Do social media and council meetings mix?

Do social media and council meetings mix?

A post from Dave Briggs on how social media could enhance the business of council meetings – generating more interaction from the public than currently happens – has got me thinking.
Last summer’s Communities in Control whitepaper represents a real driver for increased citizen engagement.
And to my mind social media, in its many guises, is a great tool for helping with that.
So how could this work in practice?
The comments to Dave’s post make interesting reading and have experiences that help point in the right direction.
Thinking about formal meetings that make up some of the business of local government, there’s a wealth of process and protocol and the opportunities for citizen involvement are limited at the moment – usually to a few prepared public questions.
Dave notes that overview and scrutiny committees may be a more appropriate place than full council or cabinet meetings – as there’s more scope for varied citizen-member interactions at that format of meetings.
One area I think there’s real potential is in consultation meetings. These typically take the form of one or more speakers standing up in front of an assembled throng, imparting some useful information, and then taking questions from the audience. And once in while they’ll be a row or two to boot.
In my experience such meetings aren’t actually particularly effective in capturing the thoughts and feelings of the assembled audience – the linear format of question and answer limits the number of people that can engage. And that’s before you consider that many people aren’t confident enough to stand up and ask a question in such a context.
It’d be really interesting to think about how a backchannel, possibly Twitter, could be used in that kind of meeting to allow more people to have a say.
Along similar lines how could basic audio and video capture (that most people can do on their mobiles), be used in conjunction with social media technologies to allow anyone at such a meeting (physically or virtually) to register their point of view.
This is a really interesting area for local government – thanks to Dave’s post I’ve got a few things I’d like to try out in the coming months on consultation and engagement projects.


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4 thoughts on “Do social media and council meetings mix?”

  1. Thanks for the link Simon and I am pleased that my rather throwaway inspired some creative thinking!
    I think that things like live streaming of meetings is actually barking up the wrong tree as they don’t help solve the actual problem, which is that the form and process of council business is tricky to understand, and that if I can’t make a meeting, it’s also going to be unlikely that I can make the live stream – being able to view it afterwards is also no help as by then the decisions have been made.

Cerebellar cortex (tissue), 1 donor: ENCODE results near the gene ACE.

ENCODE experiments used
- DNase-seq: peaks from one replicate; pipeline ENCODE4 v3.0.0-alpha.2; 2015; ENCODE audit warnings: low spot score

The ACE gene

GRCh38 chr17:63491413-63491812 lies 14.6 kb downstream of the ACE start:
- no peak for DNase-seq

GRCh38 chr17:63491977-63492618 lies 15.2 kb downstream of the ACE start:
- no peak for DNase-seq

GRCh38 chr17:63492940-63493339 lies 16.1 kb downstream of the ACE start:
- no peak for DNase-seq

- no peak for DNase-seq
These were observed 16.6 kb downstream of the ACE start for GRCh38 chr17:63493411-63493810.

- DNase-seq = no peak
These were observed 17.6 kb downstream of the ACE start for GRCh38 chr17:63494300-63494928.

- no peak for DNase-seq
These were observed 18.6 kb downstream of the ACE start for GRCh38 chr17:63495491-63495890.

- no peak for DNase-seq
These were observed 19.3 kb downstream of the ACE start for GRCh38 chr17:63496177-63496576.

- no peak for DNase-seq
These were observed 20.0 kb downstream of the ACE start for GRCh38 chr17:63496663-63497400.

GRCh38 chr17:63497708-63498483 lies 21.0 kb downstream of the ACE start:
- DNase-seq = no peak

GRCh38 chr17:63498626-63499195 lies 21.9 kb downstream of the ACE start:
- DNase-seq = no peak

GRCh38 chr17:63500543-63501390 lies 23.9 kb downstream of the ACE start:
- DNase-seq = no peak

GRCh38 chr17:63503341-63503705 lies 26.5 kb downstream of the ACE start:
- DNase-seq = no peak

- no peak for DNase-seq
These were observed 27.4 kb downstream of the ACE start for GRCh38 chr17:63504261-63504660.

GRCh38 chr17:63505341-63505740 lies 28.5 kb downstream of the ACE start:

You are right to point out that consultative meetings are most appropriate for this, and one suggestion that I have received from a UK local authority is to apply this approach to the planning process, which obvious happens over a longer period of time. This will give people a chance to submit content to the process through social media, whether blogging, highlighting related web pages through bookmarking, sharing photos (which I think would be *very* cool for planning stuff) and video etc.
    I am writing a quick proposal for how this might work for the authority that got in touch, and I am sure they wouldn’t mind me sharing it with you!

  2. Agree that live streaming isn’t really addressing the key issue -it’s a one-way channel just transmitting the goings on, when the real issue is about increasing participation rather than observation.
    Would be very interested in your planning process proposal if the client is ok with sharing.
    We’re going out to consultation on our cultural strategy in the coming months, and we’re hoping to do something quite innovative combining social media with more traditional face to face consultation.
    I will, of course, post about it here at an appropriate point!

  3. Just reading this post and it reminded me of soemthing…
    Has anyone seen “Live at The Apollo” on the BBC (or repeated on Dave) – at the end of the standup routine Jack Dee will read out SMS messages off his mobile that the audience has sent in during the show.
    A Council Meeting (maybe more comical?) could follow a similar procedure – with SMS messages or Tweets being collated and responded to at the end of the meeting. The respondees could be in the venue (as at The Apollo) or they could be watching via a live stream.

  4. I like that idea Matt – it’d need incorporating into the procedures for council meetings though – I think what’s key is using technologies that people are familiar with – and I think SMS fits the bill for that well.


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